A top doctor has said there is a “culture of isolation” among medical and healthcare bodies which could send the NHS into chaos this winter.
Dr Nick Scriven, president of the Society for Acute Medicine, said there were multiple groups trying to “solve” winter pressures but “nothing joined up” – with direction from the secretary of state for health “almost non-existent”.
“There are currently lots of different areas and groups, including the Royal College of Physicians, Academy of Royal Colleges and NHS Improvement’s emergency care intensive support team (ECIST) and the getting it right first time programme (GIRFT), all putting their own spin on things,” he explained.
“Clearly there has already been lots of focus on accident and emergency departments, with the government’s pledge earlier this year of an extra £100 million for struggling units and various announcements from the Royal College of Emergency Medicine.
“However, this is all muddying the waters and resulting in a lack of team-working, with direction and leadership, as well as public acknowledgment of the major issues we face, from the health secretary almost non-existent.”
Dr Scriven, who warned last month that a bad flu season could “overwhelm” hospitals, reiterated his concerns about a lack of plans to cope with a winter crisis and said trusts were “still focused on short-term financial savings”.
“The NHS has not really recovered from last winter including a disillusioned workforce being asked to do more with less every day,” he said.
“Despite all the talk, there is little progress with any winter plans, with trusts still focused, it feels, on short-term financial savings with no long or even medium-term planning – it is all quick fixes with no real concept of the future.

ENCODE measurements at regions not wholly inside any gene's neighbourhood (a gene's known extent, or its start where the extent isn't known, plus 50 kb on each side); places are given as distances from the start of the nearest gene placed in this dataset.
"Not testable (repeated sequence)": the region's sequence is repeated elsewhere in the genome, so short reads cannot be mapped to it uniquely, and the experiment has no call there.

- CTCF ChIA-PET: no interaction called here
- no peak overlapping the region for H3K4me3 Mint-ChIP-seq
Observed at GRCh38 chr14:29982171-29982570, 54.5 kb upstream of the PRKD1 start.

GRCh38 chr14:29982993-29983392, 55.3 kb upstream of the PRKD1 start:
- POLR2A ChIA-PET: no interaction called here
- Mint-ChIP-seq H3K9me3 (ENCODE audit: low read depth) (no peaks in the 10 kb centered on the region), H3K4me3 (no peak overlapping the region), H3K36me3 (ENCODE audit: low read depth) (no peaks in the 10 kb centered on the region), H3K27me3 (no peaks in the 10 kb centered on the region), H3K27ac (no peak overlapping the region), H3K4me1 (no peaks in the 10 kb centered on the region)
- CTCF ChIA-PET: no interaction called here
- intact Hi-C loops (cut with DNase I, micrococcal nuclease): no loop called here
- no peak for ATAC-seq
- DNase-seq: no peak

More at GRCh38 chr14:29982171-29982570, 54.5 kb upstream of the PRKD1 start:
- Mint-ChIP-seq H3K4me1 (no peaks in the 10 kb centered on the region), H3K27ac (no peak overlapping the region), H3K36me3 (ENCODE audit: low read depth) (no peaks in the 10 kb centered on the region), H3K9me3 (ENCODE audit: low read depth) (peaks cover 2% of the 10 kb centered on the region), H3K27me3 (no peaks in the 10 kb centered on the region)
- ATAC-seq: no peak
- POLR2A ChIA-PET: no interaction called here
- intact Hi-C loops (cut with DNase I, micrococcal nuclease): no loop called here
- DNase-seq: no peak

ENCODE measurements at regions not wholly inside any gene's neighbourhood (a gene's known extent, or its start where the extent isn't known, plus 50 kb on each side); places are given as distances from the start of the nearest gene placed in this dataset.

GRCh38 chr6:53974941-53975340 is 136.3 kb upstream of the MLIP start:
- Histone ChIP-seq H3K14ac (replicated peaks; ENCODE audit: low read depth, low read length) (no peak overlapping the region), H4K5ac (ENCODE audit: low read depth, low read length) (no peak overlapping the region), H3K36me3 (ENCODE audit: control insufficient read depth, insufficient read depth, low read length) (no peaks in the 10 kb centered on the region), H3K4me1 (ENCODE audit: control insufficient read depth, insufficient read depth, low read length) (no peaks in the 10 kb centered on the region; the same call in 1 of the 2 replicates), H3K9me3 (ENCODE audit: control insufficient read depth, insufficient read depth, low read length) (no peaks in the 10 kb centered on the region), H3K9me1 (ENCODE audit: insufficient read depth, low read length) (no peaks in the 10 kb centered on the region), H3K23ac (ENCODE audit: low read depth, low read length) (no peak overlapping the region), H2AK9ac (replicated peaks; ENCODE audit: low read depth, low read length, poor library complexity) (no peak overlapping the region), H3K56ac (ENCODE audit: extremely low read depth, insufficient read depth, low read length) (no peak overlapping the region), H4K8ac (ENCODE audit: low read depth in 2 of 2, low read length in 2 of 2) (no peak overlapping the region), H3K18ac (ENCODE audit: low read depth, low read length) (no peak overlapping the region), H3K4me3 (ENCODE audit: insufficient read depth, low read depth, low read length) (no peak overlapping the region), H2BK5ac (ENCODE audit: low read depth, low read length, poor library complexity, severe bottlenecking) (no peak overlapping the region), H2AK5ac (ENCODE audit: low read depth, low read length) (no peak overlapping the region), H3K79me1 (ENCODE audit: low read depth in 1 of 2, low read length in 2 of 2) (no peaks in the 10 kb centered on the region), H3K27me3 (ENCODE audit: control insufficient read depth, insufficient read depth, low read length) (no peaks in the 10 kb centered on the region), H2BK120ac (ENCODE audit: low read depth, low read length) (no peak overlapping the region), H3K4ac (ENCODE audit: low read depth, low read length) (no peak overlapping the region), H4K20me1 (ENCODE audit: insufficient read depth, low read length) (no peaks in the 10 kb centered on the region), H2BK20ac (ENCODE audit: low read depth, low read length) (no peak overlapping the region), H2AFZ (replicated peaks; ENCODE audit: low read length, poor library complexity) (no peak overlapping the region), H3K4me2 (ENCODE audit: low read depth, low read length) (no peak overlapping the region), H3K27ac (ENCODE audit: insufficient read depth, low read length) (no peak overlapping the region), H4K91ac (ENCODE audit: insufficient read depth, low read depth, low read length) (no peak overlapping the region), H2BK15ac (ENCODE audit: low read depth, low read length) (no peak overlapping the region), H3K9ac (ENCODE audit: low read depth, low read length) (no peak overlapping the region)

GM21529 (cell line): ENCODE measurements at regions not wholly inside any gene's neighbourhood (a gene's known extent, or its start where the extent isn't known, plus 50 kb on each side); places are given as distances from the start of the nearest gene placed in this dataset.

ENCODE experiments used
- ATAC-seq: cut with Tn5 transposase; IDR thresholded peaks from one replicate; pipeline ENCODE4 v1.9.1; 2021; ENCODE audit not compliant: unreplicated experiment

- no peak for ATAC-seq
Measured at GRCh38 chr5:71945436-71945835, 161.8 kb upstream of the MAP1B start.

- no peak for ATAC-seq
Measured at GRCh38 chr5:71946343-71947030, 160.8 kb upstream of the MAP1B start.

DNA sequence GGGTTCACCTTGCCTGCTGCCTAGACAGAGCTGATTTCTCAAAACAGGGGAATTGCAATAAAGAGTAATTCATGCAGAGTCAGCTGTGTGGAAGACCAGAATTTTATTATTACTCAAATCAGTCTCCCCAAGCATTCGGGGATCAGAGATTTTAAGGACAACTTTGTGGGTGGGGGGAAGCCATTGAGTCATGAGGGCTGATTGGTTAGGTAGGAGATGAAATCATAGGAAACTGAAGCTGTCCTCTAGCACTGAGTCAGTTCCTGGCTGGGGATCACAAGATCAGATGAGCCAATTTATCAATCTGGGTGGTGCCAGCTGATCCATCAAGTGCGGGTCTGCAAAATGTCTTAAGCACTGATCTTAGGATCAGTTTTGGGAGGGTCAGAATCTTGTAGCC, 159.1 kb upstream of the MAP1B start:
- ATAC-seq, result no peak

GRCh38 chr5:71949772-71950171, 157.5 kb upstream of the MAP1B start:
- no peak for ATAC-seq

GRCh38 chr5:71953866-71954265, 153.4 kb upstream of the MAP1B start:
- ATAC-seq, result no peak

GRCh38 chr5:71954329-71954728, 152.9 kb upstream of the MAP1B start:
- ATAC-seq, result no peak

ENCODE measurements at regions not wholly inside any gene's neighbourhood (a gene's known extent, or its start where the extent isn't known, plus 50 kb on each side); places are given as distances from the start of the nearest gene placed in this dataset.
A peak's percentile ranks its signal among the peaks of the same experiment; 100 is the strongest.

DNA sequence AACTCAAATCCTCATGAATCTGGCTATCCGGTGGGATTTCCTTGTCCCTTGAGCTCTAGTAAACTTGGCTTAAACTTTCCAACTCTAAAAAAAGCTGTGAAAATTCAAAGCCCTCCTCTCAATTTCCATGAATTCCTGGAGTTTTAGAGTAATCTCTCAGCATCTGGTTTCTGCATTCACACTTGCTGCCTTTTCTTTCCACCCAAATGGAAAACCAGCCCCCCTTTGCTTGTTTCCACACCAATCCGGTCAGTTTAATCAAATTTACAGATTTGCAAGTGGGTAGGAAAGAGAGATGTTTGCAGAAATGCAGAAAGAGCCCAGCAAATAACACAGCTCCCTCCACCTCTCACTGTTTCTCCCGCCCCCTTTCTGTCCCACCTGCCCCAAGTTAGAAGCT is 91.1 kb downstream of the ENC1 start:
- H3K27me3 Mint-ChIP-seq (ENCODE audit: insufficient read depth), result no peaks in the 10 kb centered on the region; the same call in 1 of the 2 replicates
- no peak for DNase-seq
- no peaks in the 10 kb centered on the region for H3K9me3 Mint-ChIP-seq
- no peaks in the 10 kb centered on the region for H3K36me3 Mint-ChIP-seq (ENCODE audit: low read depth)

“What this means is that we end up with the government backing off and leaving professional bodies and groups to fend for themselves and their areas, which can be divisive and distracts everyone from the real issues which need tackling if we are to overcome this unrelenting tide.”
Dr Scriven called on the secretary of state to take responsibility for ensuring the NHS is as prepared as possible and to develop a “united approach” to the pressures being faced by hospitals across the country.
“We know there are three significant factors which need addressing immediately if we are to begin developing medium and long-term plans to develop a sustainable NHS in the face of a growing frailer and older population – capacity, an obsession with the four-hour emergency access target and social care,” he said.
“There is currently insufficient capacity in hospitals. With trusts trying to save costs there is less spare space in the system with no spare staff if needed so, if extra capacity is made available, it is last minute, ad hoc and expensive (locums and agency staff) which reduces efficiency and increases risk.
“Without a robust plan forcing trusts to cancel elective work any minor surge will cause issues.”
He added: “We also know trusts ‘treating’ the emergency access ED target in isolation end up hiding problems and stresses deeper in hospitals and there is not enough community care of sufficient quality to meet any demand.
“These issues don’t come as any surprise, so how long are we to go on without the secretary of state being held to account for not addressing the problems we know have the potential to push the NHS into utter chaos this winter?”